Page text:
McMansions are the houses many of us love to hate. They’re big, gaudy, and often they’re accumulations of traditionally mismatched architectural elements. Whatever they are, they’re everywhere in suburbia.
We invited Kate Wagner, aka McMansion Hell, to talk oversized buildings of wealth and status, including the McMansion that is US Education Secretary Betsy DeVos’s house in Holland, Michigan. (We’ve posted a video with various views below).
As Hyperallergic editor and critic Seph Rodney returns from Brazil, I invited him to talk about the São Paulo Biennial (September 7–December 9), which opened a few days after the Natural Museum of Brazil burned down in Rio de Janiero. He picks some favorites and discusses what he saw at the second–oldest art biennial in the world.
A special thanks to Althea SullyCole for the music to this week’s episode. You can visit her website, altheasullycole.com, for more information. She is also performing on September 21 at Postcrypt Coffeehouse in New York City, and September 22 at the Rhythmic Integration Center in New Milford, CT.
This and more in the current episode of our weekly Art Movements podcast.
In an exhibition that consists of mostly small-scale black and white works on paper, viewer engagement almost magically awakens the sleepy room.
Maria Maea’s All in Time continues an intergenerational conversation and exemplifies the artist’s process, not simply the finished pieces.
This adventurous theater festival returns in person with 36 artists and companies from nine countries performing at different venues across the city.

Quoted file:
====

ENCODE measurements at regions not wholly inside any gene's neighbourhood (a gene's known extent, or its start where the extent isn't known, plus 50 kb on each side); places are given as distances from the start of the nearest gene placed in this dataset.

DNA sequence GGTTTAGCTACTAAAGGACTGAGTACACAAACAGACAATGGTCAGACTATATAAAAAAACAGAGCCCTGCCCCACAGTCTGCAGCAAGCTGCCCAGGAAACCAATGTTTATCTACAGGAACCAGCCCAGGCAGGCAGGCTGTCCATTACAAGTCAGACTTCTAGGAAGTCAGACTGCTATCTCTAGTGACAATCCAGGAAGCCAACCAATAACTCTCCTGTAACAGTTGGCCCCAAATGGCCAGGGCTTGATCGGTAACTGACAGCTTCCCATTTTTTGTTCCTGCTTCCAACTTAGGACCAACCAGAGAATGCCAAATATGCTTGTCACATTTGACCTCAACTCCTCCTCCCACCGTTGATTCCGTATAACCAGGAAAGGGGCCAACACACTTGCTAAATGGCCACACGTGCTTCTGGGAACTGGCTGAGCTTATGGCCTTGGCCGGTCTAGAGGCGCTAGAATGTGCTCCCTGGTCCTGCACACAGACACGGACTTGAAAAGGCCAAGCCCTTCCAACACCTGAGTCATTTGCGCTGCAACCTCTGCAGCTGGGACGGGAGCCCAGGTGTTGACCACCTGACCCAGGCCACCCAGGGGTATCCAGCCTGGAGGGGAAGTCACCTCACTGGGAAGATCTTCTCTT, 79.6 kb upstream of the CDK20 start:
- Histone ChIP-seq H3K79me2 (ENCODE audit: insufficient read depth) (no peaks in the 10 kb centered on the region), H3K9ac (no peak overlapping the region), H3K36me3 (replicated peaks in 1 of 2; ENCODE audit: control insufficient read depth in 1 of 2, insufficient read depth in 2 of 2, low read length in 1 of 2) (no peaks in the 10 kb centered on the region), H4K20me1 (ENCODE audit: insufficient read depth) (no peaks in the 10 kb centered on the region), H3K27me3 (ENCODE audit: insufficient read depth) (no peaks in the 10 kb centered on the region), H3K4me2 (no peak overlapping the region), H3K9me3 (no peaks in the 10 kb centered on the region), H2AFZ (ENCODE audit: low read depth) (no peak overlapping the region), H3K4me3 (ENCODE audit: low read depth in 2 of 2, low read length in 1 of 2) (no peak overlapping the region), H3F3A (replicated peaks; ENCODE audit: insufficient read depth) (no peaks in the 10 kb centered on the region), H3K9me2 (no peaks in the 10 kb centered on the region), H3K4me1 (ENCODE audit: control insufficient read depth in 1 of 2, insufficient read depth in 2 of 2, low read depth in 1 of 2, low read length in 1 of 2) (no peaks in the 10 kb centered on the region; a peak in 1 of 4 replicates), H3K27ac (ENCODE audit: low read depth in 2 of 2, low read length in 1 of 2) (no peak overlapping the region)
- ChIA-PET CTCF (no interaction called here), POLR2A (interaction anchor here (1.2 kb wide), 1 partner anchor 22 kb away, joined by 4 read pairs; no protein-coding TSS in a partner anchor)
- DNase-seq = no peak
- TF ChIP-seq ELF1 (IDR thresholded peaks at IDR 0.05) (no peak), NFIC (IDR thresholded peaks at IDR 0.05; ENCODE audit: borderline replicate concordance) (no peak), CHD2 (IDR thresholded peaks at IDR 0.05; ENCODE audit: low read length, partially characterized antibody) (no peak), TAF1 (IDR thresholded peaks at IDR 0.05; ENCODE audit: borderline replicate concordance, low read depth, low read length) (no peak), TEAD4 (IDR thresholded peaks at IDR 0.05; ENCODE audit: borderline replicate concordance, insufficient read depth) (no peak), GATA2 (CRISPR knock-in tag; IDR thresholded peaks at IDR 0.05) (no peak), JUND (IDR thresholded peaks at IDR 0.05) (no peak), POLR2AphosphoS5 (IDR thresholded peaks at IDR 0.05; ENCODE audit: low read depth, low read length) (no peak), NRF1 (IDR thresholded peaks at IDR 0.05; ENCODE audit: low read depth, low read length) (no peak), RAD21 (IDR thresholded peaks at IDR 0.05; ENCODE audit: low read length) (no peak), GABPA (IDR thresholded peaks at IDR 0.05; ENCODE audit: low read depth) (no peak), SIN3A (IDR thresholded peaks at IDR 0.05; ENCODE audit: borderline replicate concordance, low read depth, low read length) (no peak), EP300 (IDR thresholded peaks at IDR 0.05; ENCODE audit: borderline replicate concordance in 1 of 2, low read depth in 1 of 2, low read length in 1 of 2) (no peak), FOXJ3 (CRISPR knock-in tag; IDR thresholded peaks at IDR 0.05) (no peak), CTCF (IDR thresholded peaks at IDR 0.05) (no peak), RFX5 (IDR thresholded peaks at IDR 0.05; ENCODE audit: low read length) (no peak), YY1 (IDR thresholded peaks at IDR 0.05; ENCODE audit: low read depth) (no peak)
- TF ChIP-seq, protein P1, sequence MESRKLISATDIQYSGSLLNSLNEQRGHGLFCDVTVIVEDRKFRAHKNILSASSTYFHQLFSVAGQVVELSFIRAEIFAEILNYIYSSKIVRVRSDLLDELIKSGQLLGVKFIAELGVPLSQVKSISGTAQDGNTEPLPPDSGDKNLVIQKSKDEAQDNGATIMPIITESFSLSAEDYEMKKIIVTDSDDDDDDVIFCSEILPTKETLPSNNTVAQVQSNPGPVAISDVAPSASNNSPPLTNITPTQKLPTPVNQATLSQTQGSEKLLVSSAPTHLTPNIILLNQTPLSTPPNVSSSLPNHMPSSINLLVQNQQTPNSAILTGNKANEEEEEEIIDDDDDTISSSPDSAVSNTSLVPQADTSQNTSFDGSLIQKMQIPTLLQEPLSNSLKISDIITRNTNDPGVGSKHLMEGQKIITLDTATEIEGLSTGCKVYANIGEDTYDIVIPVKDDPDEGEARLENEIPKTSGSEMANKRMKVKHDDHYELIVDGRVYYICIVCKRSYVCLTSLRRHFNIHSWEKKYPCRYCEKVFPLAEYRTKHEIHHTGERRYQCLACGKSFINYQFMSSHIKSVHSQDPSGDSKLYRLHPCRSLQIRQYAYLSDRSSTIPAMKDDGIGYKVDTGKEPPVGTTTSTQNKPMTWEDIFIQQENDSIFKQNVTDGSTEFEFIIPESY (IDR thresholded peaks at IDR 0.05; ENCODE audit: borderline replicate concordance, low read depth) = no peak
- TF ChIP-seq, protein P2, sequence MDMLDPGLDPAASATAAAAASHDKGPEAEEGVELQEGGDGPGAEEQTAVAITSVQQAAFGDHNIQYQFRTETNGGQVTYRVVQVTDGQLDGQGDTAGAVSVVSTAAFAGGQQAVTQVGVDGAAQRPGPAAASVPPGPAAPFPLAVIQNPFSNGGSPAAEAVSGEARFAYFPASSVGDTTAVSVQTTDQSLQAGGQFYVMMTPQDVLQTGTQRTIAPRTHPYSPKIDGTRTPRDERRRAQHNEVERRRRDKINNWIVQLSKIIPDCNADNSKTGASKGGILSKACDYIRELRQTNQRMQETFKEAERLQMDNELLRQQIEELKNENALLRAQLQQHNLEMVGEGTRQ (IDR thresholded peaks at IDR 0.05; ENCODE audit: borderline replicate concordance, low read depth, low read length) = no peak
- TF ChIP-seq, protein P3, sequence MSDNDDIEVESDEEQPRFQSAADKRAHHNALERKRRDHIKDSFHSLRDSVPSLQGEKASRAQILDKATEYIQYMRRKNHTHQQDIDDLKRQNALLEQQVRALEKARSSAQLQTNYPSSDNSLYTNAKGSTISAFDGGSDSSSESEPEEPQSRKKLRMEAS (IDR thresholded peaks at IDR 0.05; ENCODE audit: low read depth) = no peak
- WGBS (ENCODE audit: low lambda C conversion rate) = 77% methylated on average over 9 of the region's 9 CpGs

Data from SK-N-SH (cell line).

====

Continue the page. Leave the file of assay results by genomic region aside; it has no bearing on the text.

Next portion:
Koestler Arts works with incarcerated people and patients in secure mental health units, aiming to improve their lives through creativity.
Local artists and culture workers are wondering how the arena will impact the arts landscape, including museums and alternative spaces.
Learn more about the New York-based, globally linked program and its upcoming discussions on art and society in the time of AI and data governance.
Huaca Pintada comprises a rare mixture of elements of two northern Peruvian civilizations.
Lensa AI’s digital avatars have captivated users, but some say the app is stealing from artists and reflects racial stereotypes.
The program, along with recently announced visiting critics, will provide long term funding, promote access, and safeguard experimentation for future students of color.
New research contests the myth that it was Christianity’s opposition to public nudity that led to the decline in large-scale bathing in the late Roman Empire.
An exhibition at San Francisco’s Letterform Archive highlights typography’s role in iconic social movements from the 1800s through the present.
Rocks, ducks, and a self-organized survey of Gingham are some of the things to see right now in four Chicago art galleries.
Three weeks into their strike, part-time professors are escalating their protests, backed by public figures and disgruntled parents.